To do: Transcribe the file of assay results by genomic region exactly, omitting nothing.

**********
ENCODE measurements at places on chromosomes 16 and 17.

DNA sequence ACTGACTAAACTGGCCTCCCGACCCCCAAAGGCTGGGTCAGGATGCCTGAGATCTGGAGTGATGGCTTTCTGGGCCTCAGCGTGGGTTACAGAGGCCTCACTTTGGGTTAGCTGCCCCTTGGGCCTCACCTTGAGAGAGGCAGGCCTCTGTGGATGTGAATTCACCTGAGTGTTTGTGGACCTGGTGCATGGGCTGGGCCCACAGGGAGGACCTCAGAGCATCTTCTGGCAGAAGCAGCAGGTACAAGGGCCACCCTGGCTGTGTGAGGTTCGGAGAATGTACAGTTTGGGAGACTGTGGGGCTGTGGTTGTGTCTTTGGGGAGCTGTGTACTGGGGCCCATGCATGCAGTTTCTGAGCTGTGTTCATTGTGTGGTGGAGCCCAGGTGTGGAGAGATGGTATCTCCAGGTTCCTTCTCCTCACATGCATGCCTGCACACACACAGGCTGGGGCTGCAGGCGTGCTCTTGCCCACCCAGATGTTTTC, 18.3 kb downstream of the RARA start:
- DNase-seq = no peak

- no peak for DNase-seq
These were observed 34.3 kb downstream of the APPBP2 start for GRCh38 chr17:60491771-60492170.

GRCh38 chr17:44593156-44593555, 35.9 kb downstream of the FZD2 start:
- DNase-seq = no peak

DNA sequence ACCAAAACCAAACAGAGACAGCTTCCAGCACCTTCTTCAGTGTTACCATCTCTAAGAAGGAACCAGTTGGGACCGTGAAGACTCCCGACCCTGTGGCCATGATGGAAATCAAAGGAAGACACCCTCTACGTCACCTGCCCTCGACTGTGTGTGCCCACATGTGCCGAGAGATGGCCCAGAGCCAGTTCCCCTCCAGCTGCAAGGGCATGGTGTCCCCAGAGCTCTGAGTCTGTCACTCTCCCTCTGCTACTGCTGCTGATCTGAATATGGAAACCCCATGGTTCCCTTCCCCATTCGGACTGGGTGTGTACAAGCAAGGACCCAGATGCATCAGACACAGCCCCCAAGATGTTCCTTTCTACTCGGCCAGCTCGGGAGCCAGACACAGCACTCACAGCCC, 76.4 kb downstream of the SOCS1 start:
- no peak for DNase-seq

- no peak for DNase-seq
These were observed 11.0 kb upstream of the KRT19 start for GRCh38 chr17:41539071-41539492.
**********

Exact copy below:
ENCODE measurements at places on chromosomes 16 and 17.

DNA sequence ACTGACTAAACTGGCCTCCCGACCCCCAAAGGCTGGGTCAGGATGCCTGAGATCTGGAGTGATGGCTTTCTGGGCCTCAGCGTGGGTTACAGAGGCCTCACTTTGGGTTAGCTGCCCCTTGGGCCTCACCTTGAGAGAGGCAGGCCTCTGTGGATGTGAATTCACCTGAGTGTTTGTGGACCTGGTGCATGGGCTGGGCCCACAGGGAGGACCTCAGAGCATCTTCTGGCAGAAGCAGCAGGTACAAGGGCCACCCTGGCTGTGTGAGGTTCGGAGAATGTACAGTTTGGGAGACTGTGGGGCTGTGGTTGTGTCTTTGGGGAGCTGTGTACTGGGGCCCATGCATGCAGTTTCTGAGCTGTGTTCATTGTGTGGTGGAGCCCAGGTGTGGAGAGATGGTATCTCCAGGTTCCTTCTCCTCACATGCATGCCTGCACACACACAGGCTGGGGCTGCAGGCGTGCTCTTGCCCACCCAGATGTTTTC, 18.3 kb downstream of the RARA start:
- DNase-seq = no peak

- no peak for DNase-seq
These were observed 34.3 kb downstream of the APPBP2 start for GRCh38 chr17:60491771-60492170.

GRCh38 chr17:44593156-44593555, 35.9 kb downstream of the FZD2 start:
- DNase-seq = no peak

DNA sequence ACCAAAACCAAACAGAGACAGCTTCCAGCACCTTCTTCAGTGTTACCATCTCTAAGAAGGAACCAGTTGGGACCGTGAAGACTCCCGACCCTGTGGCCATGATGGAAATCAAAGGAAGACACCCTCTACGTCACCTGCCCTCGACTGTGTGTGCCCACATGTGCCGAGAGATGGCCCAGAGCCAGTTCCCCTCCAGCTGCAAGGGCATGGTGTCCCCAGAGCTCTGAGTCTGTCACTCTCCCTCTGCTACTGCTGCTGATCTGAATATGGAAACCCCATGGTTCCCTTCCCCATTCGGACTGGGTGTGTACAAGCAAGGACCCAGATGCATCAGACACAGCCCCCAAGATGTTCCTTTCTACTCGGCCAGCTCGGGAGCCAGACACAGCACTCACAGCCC, 76.4 kb downstream of the SOCS1 start:
- no peak for DNase-seq

- no peak for DNase-seq
These were observed 11.0 kb upstream of the KRT19 start for GRCh38 chr17:41539071-41539492.